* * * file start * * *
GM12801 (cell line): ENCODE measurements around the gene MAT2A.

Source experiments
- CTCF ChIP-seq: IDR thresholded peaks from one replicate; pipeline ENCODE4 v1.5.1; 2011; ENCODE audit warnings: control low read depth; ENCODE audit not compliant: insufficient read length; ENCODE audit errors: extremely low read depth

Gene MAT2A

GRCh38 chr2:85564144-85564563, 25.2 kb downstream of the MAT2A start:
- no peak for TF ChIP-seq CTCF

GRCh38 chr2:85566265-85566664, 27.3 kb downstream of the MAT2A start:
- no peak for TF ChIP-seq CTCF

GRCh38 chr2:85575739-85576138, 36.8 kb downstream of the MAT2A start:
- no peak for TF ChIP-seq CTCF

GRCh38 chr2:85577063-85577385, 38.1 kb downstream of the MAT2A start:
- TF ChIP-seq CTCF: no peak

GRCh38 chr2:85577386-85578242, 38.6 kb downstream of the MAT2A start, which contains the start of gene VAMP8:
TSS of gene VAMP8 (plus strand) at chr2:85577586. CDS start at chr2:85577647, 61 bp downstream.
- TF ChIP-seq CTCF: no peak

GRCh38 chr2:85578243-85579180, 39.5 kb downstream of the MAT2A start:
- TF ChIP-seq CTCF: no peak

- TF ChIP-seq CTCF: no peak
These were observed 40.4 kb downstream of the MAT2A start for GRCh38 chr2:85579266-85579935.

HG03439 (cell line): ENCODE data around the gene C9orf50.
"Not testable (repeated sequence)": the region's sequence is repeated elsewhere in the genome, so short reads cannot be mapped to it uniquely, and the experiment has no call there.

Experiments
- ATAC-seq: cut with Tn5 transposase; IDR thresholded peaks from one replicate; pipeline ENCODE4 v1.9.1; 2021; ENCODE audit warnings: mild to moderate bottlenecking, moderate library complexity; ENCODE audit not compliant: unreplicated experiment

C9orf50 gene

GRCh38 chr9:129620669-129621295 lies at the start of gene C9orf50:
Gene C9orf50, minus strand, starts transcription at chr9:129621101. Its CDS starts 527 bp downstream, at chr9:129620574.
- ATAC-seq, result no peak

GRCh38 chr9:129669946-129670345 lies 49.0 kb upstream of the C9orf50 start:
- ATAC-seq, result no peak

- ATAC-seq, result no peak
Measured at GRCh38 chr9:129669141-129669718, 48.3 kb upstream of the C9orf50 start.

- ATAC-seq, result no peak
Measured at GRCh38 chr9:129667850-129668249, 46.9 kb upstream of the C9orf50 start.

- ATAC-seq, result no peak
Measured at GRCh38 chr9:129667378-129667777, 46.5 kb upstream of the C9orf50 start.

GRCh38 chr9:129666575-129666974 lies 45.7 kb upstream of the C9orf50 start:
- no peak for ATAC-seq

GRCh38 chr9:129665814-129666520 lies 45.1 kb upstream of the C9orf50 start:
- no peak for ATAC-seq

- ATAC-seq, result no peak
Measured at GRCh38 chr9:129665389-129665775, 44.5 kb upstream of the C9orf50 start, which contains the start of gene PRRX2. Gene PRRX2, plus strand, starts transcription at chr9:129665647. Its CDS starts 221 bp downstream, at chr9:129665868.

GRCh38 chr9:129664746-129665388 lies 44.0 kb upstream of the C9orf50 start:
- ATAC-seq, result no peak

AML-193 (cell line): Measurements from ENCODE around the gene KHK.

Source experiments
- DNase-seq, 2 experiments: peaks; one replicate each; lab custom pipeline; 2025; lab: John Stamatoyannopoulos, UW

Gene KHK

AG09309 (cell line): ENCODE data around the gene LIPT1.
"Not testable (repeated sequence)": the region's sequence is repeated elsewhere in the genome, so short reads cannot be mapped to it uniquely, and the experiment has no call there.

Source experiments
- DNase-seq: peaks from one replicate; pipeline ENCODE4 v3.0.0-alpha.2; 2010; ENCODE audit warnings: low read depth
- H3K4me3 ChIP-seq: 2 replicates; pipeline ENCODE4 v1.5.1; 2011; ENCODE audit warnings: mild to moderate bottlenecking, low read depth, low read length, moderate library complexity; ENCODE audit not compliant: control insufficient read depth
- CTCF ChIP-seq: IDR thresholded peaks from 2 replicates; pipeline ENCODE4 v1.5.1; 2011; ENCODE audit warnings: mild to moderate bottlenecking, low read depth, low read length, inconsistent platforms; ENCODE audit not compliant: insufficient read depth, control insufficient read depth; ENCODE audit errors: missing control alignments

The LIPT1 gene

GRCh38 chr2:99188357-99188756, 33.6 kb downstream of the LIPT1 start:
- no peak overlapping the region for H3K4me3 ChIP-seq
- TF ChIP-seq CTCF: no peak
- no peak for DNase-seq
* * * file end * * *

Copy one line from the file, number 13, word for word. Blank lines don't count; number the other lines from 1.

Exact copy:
GRCh38 chr2:85577386-85578242, 38.6 kb downstream of the MAT2A start, which contains the start of gene VAMP8: